With the advent of deregulation of the French bus and coach industry in 2015 coach travel has now become a more affordable option to travelling in and around France than by train.
Most departments have a good network of local bus services operating around the major cities which often extend into the outer suburban areas and surrounding countryside.
Individual journeys are charged at a flat-rate and tickets are purchased from the driver when you board the bus. In some cities, bus and coach, tram or metro services can be interlinked so that a single ticket can be used on several modes of transport. Multi-journey day passes and other types of passes are available and can be purchased from ticket machines at tram stops, metro stations and sales agents which are often situated in the tabacs presse around the towns. Season tickets can be purchased for regular travel from the bus operators and normally require a photo.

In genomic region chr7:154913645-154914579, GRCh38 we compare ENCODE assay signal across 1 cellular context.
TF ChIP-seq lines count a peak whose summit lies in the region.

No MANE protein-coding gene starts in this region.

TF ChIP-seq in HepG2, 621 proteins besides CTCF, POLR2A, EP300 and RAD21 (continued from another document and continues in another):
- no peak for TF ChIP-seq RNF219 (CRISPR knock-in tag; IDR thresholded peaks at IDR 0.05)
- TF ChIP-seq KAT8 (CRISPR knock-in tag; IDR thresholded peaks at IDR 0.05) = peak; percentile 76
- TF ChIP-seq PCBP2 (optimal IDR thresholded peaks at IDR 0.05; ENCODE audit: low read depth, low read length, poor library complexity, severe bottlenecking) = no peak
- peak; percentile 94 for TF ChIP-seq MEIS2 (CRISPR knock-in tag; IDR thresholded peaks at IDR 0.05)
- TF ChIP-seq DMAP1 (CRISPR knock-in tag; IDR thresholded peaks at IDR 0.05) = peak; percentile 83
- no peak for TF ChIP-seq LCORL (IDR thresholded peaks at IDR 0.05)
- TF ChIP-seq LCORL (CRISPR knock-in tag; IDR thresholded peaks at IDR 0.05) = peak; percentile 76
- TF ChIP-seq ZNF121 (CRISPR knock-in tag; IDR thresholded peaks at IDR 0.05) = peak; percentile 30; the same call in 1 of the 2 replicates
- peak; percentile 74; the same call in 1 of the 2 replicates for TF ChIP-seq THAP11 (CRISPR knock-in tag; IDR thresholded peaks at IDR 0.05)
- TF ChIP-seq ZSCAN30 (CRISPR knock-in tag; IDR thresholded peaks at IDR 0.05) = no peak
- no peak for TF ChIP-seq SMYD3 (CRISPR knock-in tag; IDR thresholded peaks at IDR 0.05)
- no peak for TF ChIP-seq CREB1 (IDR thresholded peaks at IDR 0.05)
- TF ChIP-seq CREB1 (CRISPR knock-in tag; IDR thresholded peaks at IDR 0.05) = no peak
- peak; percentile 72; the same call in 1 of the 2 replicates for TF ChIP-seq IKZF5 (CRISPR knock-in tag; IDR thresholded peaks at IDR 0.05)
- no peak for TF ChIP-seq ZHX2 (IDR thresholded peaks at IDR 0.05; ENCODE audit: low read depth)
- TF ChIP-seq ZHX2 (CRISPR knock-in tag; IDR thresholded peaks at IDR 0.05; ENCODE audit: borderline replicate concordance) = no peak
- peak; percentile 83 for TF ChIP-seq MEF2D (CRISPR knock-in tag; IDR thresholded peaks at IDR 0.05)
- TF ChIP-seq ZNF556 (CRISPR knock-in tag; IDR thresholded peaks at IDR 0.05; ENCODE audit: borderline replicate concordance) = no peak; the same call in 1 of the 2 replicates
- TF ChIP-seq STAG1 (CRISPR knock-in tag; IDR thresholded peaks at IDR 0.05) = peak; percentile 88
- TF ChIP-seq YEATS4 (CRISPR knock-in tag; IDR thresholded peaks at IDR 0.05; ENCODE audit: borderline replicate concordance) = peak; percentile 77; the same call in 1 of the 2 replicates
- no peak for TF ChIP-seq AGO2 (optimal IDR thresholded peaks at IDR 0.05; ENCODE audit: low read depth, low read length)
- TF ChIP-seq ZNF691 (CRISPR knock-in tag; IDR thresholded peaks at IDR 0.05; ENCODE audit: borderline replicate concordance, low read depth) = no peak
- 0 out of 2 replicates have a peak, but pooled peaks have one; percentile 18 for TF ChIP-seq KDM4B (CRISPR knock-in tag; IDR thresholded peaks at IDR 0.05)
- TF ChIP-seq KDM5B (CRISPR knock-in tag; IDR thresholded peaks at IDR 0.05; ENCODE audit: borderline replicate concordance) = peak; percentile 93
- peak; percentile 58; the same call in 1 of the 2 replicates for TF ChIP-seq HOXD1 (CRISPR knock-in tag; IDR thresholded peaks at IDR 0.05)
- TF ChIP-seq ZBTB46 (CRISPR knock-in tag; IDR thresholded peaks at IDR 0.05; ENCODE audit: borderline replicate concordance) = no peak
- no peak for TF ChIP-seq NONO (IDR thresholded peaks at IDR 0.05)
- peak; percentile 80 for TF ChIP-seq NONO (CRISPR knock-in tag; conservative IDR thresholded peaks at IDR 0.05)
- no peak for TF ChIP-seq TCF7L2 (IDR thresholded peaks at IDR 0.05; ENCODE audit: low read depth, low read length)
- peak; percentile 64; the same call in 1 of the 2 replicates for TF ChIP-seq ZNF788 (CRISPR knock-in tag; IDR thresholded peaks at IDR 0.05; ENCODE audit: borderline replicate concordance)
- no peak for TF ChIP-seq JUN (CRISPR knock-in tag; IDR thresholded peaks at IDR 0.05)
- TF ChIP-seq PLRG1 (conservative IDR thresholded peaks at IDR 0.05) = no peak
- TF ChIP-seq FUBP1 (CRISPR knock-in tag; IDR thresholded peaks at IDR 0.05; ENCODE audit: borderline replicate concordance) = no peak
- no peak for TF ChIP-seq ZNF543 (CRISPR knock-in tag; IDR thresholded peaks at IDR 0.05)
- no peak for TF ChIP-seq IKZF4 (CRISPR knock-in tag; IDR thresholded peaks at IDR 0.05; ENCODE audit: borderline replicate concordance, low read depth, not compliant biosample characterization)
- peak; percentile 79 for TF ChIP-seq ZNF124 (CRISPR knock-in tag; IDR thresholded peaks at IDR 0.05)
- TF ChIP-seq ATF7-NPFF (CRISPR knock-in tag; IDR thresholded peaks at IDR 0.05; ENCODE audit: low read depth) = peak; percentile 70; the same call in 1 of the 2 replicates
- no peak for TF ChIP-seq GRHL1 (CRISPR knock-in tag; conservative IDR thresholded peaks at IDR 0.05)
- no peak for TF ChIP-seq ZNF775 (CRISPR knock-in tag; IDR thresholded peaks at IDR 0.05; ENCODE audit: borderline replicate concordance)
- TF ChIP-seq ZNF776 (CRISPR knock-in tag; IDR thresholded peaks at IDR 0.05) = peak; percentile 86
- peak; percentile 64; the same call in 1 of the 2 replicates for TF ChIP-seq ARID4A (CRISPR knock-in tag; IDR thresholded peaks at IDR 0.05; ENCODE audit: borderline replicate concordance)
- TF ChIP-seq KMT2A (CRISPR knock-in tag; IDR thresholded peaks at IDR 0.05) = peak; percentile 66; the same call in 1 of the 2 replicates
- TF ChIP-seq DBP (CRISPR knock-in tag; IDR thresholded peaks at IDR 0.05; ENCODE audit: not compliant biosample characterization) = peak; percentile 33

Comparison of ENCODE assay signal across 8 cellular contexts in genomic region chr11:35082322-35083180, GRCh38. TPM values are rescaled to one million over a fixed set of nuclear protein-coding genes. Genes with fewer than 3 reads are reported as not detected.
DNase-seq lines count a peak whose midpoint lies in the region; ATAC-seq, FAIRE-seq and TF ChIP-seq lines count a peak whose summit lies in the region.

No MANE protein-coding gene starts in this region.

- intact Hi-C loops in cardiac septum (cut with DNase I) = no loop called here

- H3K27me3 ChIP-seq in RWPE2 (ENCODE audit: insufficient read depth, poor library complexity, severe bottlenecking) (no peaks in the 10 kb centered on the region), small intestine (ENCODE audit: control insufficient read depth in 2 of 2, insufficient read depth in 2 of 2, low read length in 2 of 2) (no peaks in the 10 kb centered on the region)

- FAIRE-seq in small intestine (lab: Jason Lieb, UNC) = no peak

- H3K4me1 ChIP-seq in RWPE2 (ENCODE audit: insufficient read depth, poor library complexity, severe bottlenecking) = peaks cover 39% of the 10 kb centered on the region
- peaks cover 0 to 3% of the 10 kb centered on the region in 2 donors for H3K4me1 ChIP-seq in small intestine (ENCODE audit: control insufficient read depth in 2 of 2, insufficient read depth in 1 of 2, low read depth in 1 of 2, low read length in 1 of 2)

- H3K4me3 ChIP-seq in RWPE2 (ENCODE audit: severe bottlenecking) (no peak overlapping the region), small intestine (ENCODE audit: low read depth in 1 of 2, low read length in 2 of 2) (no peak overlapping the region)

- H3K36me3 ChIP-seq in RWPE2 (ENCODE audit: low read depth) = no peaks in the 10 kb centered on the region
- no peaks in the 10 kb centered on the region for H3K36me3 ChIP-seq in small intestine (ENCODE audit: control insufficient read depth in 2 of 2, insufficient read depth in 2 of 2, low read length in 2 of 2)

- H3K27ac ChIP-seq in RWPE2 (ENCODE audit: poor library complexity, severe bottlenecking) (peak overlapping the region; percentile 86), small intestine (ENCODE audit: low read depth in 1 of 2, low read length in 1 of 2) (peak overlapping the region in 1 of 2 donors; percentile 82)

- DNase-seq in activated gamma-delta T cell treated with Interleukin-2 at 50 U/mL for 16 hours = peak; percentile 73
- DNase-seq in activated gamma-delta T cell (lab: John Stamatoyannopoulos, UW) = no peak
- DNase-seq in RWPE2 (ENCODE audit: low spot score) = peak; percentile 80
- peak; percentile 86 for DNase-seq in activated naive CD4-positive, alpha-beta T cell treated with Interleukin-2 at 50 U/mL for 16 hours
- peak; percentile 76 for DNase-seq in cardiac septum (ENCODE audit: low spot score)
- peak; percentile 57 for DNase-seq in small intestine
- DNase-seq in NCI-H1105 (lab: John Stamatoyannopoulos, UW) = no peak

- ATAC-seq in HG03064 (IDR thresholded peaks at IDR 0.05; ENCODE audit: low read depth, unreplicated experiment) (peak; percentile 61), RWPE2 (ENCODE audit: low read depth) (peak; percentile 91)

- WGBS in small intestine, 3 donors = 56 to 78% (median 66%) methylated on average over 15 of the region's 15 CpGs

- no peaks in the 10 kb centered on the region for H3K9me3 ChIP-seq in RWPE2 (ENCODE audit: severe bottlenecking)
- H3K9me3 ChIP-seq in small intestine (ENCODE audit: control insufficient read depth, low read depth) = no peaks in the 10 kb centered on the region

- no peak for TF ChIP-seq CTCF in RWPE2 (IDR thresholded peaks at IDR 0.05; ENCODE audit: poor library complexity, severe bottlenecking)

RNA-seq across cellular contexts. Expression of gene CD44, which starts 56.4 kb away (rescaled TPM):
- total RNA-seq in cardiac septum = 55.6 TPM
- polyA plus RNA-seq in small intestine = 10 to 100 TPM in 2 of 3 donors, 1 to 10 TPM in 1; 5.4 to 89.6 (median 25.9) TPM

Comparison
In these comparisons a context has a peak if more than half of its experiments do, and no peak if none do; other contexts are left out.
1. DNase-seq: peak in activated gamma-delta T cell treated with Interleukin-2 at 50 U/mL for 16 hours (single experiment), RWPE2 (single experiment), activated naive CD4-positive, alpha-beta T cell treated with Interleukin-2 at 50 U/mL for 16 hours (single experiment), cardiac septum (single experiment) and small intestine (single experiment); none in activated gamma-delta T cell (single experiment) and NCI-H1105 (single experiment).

Bus and coach operators
SNCF (the French national rail system) also operate some of the regional bus services, replacing under used train lines and complementing existing routes. Details of routes and timetables can be found on their website
Whilst travelling throughout France is still best effected by train, it is now possible with the emergence of long distance coach operators offering notably cheaper rates, to consider coach travel as an alternative. Two companies offering national and international travel are Alsa and Eurolines, for more information click on their name.
For a list of departmental rural bus and coach networks in France visit Europe Bus Pass, a comprehensive site offering coach and bus travel information across Europe.